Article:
If anyone else tried to persuade those of us who spend our lives trying to help students learn a language that it really is possible to set kids a simple task that involves using a computer and that through doing this, they’ll somehow manage to teach themselves English, we’d would snort in derision and give them a wide birth. The fact that Mitra sees fit to make such anecdotal claims – without specifying what level of English they supposedly reached, how this was tested, what a control group of similar kids studying a similar period with an actual teacher might have achieved and so on – clearly places him into the realm of magic bullet fantasists and undermines trust in much of the rest of his pseudo-research-based claims.

(2)        He believes that knowledge is obsolete.

Whilst this may have some resonance with anyone who’s ever relied on Google to find out what the best fish and chip shop in Lincoln is or what the function of eyelashes are, when it comes to linguistic competence, it’s patently nonsense. Speaking a foreign language well involves the acquisition over time of incredible amounts of interwoven knowledge, it involves being primed to a phenomenal degree and it cannot happen simply by using search engines, no matter how targeted your questions.

(3)        He holds teachers in contempt

There were throwaway jokes made during his talk about finding schools without teachers and realizing this may be an advantage that some took too seriously. However, the notion of the Granny Cloud – also known as free labour by unqualified amateurs – offering encouragement and native-speaker pronunciation models as a suitable replacement even for what Mitra might deem bad teaching is so profoundly insulting that it beggars belief teachers weren’t walking out in disgust. Before we even factor in the social development, the human bonds, the extra-curricular learning that happens in the social arena of the classroom, there’s the language-focused work we all do: the grading of input, the explaining, the interacting, the listening, the correction, the encouraging of noticing, the revising and recycling, the intervention.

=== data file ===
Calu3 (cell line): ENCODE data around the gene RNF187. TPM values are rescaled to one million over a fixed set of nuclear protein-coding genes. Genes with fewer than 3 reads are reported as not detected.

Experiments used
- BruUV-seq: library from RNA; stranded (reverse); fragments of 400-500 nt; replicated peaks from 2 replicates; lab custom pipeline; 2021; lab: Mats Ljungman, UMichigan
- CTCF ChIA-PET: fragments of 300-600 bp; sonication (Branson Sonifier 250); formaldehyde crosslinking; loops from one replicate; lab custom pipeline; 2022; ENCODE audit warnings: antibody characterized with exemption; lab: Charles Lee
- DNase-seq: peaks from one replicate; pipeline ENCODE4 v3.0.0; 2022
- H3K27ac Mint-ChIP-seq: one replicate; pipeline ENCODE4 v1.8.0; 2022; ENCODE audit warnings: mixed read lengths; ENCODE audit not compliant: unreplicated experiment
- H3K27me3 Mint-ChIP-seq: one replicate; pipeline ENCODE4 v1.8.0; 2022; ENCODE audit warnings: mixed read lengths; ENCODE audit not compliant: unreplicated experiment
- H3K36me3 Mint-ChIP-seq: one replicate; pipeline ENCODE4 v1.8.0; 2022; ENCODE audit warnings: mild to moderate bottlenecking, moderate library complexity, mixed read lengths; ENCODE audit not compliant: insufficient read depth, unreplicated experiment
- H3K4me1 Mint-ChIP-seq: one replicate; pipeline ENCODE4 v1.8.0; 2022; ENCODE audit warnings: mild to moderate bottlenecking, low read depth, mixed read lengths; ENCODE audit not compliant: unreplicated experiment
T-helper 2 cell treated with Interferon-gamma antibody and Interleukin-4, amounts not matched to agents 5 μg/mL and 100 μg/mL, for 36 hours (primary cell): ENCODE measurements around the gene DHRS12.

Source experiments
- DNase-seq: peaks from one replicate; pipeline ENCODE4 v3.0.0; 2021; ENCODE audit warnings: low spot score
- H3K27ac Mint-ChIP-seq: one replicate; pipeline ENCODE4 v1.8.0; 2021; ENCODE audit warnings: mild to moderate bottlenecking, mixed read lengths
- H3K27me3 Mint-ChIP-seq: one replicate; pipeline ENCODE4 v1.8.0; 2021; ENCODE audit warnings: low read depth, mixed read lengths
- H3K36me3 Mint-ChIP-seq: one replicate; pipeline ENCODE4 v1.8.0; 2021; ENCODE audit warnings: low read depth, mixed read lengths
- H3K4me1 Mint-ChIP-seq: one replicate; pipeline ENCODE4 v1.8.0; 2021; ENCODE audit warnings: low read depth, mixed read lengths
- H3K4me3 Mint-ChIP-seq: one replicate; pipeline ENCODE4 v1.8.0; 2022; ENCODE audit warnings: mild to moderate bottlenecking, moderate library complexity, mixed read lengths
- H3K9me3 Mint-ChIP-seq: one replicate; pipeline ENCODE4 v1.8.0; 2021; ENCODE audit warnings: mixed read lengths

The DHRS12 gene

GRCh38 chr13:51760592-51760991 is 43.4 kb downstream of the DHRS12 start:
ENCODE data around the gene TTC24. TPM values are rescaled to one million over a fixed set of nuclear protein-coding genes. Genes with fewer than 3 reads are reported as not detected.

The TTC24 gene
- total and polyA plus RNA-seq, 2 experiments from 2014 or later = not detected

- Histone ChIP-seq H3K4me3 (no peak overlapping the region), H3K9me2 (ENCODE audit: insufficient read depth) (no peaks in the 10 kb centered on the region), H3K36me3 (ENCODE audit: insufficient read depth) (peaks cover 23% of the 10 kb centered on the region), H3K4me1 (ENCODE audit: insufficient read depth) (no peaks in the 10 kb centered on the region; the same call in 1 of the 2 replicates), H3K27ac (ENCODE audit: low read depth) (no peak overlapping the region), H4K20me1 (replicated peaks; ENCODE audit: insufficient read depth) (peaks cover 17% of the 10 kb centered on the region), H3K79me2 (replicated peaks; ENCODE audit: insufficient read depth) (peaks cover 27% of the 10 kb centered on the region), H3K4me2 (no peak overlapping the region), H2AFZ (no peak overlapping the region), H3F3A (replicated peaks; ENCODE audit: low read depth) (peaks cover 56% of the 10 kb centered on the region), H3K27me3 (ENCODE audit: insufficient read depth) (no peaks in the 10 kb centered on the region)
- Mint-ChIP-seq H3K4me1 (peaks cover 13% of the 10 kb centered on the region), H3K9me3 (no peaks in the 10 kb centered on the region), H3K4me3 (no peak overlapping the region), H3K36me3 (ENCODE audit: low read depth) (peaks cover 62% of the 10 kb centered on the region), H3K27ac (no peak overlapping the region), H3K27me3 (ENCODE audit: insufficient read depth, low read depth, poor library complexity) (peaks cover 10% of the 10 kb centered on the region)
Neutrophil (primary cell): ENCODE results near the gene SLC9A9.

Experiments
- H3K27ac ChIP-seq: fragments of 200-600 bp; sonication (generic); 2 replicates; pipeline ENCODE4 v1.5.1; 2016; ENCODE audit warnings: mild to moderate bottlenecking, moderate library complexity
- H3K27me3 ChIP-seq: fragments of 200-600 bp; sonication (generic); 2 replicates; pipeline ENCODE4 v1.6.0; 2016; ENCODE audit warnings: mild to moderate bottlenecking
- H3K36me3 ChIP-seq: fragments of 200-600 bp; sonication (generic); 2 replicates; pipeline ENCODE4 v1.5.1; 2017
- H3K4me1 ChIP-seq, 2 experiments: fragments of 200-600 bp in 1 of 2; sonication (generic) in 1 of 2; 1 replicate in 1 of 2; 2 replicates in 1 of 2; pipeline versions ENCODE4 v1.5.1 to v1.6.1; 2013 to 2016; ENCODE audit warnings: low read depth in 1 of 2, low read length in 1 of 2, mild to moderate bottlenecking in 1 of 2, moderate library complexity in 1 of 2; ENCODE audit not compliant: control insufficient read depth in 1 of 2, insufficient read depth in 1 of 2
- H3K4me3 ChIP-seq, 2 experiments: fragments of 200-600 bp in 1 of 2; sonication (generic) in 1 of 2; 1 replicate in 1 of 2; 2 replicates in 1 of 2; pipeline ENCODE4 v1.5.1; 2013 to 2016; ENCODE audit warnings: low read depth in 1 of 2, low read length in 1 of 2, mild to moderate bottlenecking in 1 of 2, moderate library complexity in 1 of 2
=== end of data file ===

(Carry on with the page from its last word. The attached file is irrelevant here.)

(4)        He’s pushing for the state to pull out so he and his kind can move in

And ultimately this is the bottom line. Mitra’s whole ideology is predicated on the idea that the state has failed and is absent and that this is a problem best solved by abnegating responsibilities to the poorest among us, thus allowing private enterprises to supposedly do better. As anyone who’s watching the slow deconstruction of the NHS will be aware, it’s easy to take complex things apart. Who will be able to put them back together again when it turns out that the sales pitch made claims that failed to live up the hype, when rather than organizing SOLEs teenage kids simply play games and watch porn as soon as the assessor / guide has vanished off and when the under-paid, under-funded and under-supported teachers demoralized even further by the widespread acceptance of such rhetoric as Mitra’s quit and seek employment that society holds in higher esteem?

Resistance begins with each and every one of us.